TEAC 4003 Early Literacies
Credit Points 10
Legacy Code 102684
Coordinator Jaydene Barnes Opens in new window
Description This subject explores the history of literacy in the early years from different theoretical perspectives and the tensions between theory, expectations and practice. It breaks down language development for diverse learners and develops students’ understanding of strategies to scaffold children’s language learning and development when working in diverse community contexts. The subject builds on the previous subject of Critical Literacies and focuses the changing nature of literacy and the diverse literacy pathways individuals take up. Students will investigate the processes children go through when speaking, listening, reading and writing in the early years, and the interrelatedness of these processes to make meaning. Students will develop play-based, literacy-enriched experiences underpinned by contemporary literacy perspectives.
Discipline Teacher Education: Early Childhood
Student Contribution Band HECS Band 1 10cp
Check your HECS Band contribution amount via the Fees page.
Level Undergraduate Level 4 subject
Students must be enrolled in 1879 Bachelor of Education (Birth – 5 Years) and have completed 240cp in that program.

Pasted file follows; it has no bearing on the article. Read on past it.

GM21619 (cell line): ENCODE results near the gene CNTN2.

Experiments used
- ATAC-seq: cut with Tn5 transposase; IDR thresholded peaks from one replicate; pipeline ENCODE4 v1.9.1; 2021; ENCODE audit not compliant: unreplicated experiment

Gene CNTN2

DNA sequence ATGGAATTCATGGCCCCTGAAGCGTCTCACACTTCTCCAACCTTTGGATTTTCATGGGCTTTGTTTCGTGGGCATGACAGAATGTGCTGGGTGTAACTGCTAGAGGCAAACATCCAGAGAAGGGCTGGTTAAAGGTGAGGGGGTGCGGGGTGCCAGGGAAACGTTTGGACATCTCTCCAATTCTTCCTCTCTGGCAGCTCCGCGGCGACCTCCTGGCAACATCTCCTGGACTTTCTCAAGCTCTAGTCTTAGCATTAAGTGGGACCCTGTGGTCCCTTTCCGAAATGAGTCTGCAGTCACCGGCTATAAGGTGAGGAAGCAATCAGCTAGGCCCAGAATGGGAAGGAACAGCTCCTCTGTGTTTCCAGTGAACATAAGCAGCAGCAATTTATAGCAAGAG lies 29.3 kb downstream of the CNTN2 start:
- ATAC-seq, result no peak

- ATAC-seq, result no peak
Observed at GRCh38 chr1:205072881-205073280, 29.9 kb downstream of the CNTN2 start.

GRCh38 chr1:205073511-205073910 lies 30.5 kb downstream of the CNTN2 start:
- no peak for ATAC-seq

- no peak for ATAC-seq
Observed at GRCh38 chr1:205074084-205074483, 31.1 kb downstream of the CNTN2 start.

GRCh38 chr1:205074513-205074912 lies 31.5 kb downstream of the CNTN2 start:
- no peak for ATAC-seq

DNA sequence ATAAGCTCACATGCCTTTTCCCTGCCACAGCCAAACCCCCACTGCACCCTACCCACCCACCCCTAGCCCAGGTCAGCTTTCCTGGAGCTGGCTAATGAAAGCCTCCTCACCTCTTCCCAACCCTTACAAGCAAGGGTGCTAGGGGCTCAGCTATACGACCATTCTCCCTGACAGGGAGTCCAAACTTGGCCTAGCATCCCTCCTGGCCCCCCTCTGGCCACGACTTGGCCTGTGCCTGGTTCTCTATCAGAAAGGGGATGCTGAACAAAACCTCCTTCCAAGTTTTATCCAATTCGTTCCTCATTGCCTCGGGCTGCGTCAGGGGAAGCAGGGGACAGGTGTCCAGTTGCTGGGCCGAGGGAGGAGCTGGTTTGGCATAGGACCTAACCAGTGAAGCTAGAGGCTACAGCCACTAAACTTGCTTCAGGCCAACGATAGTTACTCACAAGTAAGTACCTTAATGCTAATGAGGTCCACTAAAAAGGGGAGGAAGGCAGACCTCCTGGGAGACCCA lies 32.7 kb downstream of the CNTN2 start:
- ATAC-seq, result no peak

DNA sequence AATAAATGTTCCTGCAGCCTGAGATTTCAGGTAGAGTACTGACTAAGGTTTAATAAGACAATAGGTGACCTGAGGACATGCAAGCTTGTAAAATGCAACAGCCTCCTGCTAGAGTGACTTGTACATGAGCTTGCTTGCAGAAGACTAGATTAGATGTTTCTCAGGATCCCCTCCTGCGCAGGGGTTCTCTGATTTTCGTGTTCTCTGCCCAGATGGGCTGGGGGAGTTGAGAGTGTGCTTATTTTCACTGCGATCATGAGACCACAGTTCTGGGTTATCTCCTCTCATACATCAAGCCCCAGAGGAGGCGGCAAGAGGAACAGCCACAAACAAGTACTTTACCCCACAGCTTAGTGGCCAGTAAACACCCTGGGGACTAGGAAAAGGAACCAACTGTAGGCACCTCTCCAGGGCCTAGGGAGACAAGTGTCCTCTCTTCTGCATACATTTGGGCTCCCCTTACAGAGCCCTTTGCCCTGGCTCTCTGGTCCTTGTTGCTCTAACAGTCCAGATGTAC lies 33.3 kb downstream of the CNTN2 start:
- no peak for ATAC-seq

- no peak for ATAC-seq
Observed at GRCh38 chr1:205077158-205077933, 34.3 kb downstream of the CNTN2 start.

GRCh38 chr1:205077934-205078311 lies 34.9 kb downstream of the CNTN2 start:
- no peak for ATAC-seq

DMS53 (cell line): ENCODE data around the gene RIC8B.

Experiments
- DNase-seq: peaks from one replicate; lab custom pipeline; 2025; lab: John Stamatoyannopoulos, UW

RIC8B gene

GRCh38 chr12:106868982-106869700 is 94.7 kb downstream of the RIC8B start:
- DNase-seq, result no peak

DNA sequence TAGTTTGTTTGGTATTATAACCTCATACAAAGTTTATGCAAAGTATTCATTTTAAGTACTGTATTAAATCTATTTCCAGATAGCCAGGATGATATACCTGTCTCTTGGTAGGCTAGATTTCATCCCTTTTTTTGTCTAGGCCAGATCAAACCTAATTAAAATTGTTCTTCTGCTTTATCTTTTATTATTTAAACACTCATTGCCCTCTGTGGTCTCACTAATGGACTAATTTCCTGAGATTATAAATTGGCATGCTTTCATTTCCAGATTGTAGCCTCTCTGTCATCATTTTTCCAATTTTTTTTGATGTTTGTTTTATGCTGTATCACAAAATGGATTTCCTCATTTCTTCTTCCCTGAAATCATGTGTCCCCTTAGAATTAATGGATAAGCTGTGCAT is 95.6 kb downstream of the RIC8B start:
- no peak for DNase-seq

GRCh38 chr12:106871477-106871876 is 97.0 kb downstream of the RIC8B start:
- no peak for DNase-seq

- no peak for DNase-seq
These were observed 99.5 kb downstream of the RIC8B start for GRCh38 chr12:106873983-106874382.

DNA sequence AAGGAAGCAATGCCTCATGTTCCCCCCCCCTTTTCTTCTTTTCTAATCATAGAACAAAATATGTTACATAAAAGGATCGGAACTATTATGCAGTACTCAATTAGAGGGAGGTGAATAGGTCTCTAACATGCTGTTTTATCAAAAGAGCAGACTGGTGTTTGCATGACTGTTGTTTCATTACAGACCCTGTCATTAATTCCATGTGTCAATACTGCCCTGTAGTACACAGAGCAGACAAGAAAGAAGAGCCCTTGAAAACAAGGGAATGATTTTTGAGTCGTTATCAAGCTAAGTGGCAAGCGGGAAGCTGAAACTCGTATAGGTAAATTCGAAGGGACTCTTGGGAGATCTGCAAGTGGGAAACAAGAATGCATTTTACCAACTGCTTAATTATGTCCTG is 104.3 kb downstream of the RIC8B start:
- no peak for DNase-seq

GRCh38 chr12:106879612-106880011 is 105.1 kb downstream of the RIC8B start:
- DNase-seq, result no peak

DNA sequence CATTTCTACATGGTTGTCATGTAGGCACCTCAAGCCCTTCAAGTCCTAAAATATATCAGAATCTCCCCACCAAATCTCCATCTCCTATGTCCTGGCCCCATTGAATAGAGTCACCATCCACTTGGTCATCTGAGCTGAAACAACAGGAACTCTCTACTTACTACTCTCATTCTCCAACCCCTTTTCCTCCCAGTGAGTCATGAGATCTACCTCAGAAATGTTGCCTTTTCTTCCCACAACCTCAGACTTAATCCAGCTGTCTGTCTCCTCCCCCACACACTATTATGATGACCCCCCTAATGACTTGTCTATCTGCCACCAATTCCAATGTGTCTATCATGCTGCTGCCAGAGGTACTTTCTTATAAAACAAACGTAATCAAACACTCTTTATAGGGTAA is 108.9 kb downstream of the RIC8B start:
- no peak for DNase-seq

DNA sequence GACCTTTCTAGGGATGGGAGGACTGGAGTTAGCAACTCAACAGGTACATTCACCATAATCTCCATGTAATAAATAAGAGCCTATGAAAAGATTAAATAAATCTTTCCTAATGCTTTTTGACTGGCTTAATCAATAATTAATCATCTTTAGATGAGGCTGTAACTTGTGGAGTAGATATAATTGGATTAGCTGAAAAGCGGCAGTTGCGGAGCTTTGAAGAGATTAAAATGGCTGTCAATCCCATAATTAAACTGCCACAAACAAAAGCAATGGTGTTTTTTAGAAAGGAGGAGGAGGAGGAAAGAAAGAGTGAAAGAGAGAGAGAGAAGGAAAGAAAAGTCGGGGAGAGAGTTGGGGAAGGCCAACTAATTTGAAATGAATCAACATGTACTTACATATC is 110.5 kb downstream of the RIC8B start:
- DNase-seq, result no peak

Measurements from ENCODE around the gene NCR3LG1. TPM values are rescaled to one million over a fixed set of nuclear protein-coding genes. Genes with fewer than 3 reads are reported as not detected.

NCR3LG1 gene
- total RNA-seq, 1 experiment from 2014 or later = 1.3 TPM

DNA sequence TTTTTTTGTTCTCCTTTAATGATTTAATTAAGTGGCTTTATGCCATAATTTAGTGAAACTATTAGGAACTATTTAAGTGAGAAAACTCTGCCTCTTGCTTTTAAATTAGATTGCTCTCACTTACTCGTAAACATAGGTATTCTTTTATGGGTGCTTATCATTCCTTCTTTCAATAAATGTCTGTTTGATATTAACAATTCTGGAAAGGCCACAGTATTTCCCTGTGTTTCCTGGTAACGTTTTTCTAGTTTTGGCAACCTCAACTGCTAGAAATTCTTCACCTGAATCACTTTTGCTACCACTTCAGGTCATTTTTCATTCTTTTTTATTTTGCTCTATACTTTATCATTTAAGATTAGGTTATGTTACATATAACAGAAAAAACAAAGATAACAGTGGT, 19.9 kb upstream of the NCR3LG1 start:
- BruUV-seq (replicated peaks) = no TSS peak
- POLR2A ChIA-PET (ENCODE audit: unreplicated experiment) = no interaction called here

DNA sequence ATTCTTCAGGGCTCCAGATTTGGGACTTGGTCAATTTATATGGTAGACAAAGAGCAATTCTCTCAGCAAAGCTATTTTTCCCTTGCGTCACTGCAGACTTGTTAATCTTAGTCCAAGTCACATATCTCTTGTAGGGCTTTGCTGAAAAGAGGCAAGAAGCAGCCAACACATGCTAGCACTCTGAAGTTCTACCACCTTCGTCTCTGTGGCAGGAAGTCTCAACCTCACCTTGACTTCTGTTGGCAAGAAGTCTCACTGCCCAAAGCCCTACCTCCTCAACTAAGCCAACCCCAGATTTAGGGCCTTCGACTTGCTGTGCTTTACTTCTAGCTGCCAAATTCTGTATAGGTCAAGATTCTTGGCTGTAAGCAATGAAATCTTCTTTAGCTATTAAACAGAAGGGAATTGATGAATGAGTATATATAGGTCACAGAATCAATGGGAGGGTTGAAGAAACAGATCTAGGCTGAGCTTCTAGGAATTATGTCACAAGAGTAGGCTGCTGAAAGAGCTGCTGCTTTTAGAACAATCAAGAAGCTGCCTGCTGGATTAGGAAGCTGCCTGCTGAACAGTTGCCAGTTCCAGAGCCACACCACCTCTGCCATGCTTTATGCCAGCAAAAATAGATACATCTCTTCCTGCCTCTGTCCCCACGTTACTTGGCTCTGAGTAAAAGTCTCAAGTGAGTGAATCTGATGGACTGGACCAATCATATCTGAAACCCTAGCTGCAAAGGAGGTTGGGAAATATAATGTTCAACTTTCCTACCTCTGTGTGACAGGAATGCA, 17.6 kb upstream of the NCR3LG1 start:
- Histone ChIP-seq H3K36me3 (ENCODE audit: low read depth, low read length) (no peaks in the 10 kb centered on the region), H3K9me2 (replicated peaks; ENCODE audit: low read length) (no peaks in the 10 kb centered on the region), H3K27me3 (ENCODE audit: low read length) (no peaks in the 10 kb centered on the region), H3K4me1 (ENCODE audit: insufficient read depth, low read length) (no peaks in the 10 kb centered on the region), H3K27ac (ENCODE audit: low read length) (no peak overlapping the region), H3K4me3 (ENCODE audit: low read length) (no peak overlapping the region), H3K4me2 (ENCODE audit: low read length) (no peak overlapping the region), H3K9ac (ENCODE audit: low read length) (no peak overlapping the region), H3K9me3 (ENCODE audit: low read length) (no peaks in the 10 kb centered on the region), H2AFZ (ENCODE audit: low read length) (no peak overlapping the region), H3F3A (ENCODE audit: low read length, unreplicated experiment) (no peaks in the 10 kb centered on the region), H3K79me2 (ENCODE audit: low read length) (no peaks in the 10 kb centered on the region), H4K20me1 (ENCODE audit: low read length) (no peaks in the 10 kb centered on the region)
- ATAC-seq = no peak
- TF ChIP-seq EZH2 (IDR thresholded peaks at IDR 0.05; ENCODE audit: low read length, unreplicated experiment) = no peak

- Examine the history of literacy in the early years within the Australian context and the impact of policy and theoretical perspectives on practice.
- Explore language development as it occurs from birth, with consideration of cultural, developmental and linguistic differences.
- Discuss new literacies, multiliteracies and the role of ICTs in children’s literacy development.
- Explore the processes of children as code breakers, meaning-makers, text participants, text users and text critics in early childhood contexts through a multiliteracies approach.
- Analyse the tensions between theory, expectations and practice when supporting children’s literacy capabilities in prior to school settings.
- Apply a contemporary, multi-literacies approach when planning play-based learning experiences to extend children’s literacy.
- Historical and contemporary literacy perspectives
- Language development, including bilingual/multilingual children, supporting Aboriginal Dialects/Aboriginal English and supporting children with additional speech, communication and language needs
- Young children as code breakers, meaning makers, text participants, text users and text critics.
- Literacy learning through play
- Transition to school and literacy learning
The following table summarises the standard assessment tasks for this subject. Please note this is a guide only. Assessment tasks are regularly updated, where there is a difference your Learning Guide takes precedence.
|Critical Review||1,200 words||30||N||Individual|
|Professional Task||2,000 words||50||N||Individual|